Late last week, I embarked upon my third visit to Alaska since I followed the pathway to becoming a fat-bike evangelist. Alaska is where fat-bikes were born and March in Alaska is prime-time for a fat-biking pilgrimage.
The first event that I put on my itinerary in Alaska was the Talkeetna Trio World Championships. Talkeetna is about an hour and a half drive north of Anchorage. Our Fatbassador to AK, Travis and his bride Lorrie are my hosts during my visit and we traveled up to Talkeetna together the day before the race. The Trio trail reports were looking quite promising and Greg Matyas and his crew had put in a jillion hours of grooming to get things ready for the event.
The Trio had two categories this year. Racers could choose to race either one or two laps of a 20ish mile groomed race course that starts in beautiful Downtown Talkeetna. I registered for the one-lap race with the goal of riding the course and having fun! Mother nature always plays a starring role in any winter fat-bike race and this year’s Trio was no exception. The forecast was calling for it to snow six inches a day starting early on the morning of the race. and continue through the end of the entire weekend.
We woke up to a couple of inches of fresh light snow on race day and we headed into town to fuel up at the legendary Talkeetna Roadhouse. We timed our flapjacks so we’d get to watch the two-lap racers start at ten am. Our one-lap race was scheduled to launch at noon. The streets of Talkeetna had been transformed into a real-life version of a snow globe. By the time our race started the snow had kicked it up a notch and it didn’t let-up for the entire weekend!
I lined up near the middle at the start and listened to Greg Matyas’s final race instructions, while big fat snowflakes floated down as I’ve seldom seen before. We’re talking surreal amounts of snow…or maybe a better way to put it would be visually stunning or magical levels of snowfall. While I waited for the start, I decided to flip my hood up and all of the snow that had collected in there cascaded over my helmet and down my neck. (so refreshing) Soon after that, we got rolling in about three or four inches of fresh squeaky snow over a solid groomed base. I went into the race with the goal to get to the mid-race party pit called Shangri La. With all of the snow, I had no idea how the trail conditions would hold up so I paced myself for a four-hour effort.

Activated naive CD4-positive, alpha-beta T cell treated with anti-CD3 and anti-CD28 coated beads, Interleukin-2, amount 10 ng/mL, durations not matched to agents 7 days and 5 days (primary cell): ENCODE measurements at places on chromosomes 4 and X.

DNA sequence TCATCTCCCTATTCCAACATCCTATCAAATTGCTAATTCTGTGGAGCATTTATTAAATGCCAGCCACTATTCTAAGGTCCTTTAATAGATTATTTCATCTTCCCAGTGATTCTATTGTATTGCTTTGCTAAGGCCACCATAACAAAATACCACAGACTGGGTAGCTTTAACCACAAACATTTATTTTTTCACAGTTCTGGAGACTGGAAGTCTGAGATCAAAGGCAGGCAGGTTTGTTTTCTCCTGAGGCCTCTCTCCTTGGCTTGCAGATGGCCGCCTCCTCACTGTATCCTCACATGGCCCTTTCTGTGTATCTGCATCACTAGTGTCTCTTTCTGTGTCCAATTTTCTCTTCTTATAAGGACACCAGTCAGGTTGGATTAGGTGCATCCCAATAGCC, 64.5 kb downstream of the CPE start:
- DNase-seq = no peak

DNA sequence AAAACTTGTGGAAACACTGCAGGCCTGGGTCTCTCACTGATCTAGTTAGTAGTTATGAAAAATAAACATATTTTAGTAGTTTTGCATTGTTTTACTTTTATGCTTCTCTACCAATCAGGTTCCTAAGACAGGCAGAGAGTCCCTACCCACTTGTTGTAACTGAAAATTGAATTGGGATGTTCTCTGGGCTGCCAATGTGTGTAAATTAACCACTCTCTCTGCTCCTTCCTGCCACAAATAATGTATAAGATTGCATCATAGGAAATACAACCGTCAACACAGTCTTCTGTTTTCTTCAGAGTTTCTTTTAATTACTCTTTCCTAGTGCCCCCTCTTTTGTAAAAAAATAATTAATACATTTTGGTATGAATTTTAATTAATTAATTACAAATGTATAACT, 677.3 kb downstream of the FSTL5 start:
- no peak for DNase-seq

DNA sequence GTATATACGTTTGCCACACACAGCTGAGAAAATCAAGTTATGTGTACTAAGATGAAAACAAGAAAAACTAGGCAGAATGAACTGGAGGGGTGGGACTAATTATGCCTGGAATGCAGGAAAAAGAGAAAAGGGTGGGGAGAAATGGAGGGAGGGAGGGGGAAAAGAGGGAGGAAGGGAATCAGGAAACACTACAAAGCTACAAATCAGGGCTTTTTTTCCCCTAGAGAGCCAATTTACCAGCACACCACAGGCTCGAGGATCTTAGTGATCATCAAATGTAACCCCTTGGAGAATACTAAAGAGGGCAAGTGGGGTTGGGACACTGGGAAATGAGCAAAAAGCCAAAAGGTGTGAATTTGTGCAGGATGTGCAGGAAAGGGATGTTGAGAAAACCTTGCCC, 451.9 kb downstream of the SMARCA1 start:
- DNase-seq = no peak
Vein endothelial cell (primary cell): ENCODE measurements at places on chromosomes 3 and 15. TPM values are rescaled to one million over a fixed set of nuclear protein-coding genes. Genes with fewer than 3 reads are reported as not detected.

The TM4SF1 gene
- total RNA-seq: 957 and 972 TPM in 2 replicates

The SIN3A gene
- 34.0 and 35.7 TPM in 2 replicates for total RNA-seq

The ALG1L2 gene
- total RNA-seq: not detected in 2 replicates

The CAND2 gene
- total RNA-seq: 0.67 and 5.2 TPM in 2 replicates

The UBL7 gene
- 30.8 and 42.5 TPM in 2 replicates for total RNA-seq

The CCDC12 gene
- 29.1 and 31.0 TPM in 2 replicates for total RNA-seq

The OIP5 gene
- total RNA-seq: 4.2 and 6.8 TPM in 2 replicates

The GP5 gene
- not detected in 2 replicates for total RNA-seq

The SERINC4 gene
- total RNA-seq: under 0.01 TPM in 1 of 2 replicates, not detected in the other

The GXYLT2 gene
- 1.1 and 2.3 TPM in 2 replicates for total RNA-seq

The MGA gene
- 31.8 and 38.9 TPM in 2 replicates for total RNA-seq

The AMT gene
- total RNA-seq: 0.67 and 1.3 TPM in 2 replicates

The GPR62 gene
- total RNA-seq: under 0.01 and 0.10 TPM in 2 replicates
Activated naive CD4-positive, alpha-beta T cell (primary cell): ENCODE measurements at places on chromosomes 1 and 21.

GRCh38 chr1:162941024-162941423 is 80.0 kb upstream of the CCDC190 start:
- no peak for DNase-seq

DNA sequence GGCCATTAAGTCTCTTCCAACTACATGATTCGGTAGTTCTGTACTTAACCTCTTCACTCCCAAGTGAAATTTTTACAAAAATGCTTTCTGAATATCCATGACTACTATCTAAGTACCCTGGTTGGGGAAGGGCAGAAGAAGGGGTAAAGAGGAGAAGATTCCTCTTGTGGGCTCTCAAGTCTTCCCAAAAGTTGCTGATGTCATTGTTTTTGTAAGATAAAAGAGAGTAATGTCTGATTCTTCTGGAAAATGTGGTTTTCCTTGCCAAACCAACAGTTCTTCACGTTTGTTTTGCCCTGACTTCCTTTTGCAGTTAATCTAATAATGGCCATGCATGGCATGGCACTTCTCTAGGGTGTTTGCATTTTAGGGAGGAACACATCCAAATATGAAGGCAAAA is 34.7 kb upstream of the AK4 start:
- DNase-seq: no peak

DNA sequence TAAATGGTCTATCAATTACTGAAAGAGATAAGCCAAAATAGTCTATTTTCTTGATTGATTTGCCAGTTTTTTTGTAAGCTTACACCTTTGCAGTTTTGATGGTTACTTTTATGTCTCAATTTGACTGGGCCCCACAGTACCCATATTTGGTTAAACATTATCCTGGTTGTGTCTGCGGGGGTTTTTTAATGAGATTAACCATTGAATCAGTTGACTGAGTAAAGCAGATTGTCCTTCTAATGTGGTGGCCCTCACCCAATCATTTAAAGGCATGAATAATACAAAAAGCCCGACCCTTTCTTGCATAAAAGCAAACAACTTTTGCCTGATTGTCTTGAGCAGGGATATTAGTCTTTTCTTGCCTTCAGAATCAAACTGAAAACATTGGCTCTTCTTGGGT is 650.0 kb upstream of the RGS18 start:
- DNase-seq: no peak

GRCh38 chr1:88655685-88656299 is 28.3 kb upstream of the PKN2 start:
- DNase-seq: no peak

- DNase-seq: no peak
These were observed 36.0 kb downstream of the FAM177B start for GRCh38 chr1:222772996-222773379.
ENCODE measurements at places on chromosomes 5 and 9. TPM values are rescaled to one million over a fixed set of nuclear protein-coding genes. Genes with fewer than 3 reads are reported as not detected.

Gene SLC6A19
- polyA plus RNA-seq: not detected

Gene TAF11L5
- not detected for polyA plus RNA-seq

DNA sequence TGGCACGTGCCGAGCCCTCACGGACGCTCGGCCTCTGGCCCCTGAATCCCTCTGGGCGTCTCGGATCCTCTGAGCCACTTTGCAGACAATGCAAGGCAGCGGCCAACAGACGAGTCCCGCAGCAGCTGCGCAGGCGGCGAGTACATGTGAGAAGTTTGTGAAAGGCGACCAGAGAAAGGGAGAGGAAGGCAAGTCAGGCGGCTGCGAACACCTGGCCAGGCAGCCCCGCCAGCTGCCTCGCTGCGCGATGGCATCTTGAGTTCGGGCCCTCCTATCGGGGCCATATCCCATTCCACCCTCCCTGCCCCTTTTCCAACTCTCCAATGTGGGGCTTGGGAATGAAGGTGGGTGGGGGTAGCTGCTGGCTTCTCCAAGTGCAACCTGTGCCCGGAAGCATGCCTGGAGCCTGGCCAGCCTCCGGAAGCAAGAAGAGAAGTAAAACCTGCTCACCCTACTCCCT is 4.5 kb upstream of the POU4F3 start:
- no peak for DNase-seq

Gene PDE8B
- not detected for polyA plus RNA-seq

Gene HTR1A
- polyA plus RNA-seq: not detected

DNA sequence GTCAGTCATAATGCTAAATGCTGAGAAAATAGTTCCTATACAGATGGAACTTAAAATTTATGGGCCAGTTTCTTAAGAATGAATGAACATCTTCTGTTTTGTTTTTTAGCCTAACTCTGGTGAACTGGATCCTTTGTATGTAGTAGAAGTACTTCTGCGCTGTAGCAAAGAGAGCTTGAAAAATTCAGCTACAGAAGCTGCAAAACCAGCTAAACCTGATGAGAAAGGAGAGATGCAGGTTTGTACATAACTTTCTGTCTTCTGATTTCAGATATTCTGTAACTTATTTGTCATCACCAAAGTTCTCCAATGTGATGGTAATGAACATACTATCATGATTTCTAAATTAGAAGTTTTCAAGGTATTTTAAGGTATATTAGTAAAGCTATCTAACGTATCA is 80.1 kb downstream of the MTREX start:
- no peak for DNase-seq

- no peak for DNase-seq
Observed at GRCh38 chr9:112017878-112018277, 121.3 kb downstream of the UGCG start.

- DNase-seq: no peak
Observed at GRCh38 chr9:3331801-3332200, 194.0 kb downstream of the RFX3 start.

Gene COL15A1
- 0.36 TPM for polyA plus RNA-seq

I brought my Fatback Corvus FLT (Ten Beers) with me for the trip and I’m running Terrene Johnny 5’s on HED 100mm rims. I really had no way of knowing what to expect however, my choice to go big with my wheels and tires turned out to be fortuitous. Big squishy J5’s hooked up really well out there and I was having the time of my life! Somewhere around the twelve-mile mark, I made it to Shangri La and took a break to hang out for a bit. While I was there, mi amigo Jordy Blackson arrived. He’d broken trail through big drifts on the river to get to the party. He described his ‘ride’ as doing 2000 lunges while dragging his bike along. His tale made me feel pretty good to have gotten to Shangri La with only one minor crash and fairly minimal hike-a-bike. I departed Shangri La knowing that I had about nine more miles to go. Travis had told me that the last part of the loop had some incredible views of Denali but with it snowing like crazy the views would have to wait.
Somewhere around mile fifteen I got into the soft snow off the right edge of the grooming going down a steep chute and went over the bars into the deep stuff. We’re talking a full one and a third somersault that left me with a face full of snow (again quite refreshing). I swam my way out of the deep snow with a little hand up from Ten Beers. Not too far up the trail, I stopped and helped another racer that needed to tie down their rack that had come loose. I changed out to a pair of dry wool gloves to warm up my cold fingers and that set me up for the last few miles to the finish. Nearer to the finish, there were five or six inches of fresh fluffy snow and it was showing no sign of slowing down.
I finished in about three and a half hours of riding time and I felt pretty good (fitness-wise) for the entire race. However, my Glee Levels were completely off the charts! I was literally in fat-biker heaven! I don’t think that I can find the words for just how happy I was to be there in that moment. I rode back to the cabin on cloud nine. I couldn’t believe how much snow had fallen since the start of the race.
We had time to chill and get cleaned up before we met up at the Hanger for the afterparty, awards and live music. There were delicious enchiladas and all forms of libation flowed freely. During the awards, Greg Matyas introduced me and handed me the microphone. (yikes!) I think that I said something along the lines of “What an incredibly great day that we all had out in the snowglobe and that The Trio was my first fat-bike race in Alaska and that I’d remember this day for the rest of my life.” A local band Artificial Intelligence played and folks danced and the good times rolled. Denali Brewing Company brewed a special beer as well as catered the food at the Hanger. I talked with a few dudes that I’d ridden with at the Speedway shop ride several years back and got to chat with Greg Matyas and Time Berntson for a while. When we left the afterparty there was over a foot of fresh snow on the ground. By the next morning, we had two feet of fresh snow!
Suffice to say that I’m incredibly grateful to everyone and everything that helped me get here. Grassroots events like the Trio are still out there if you know where to look. I feel pretty lucky to get to hunt down the best events like the Trio and share them with ya’all. You can learn more about next year’s Trio Here. Look for more from my visit to Alaska a little further down the trail amigos!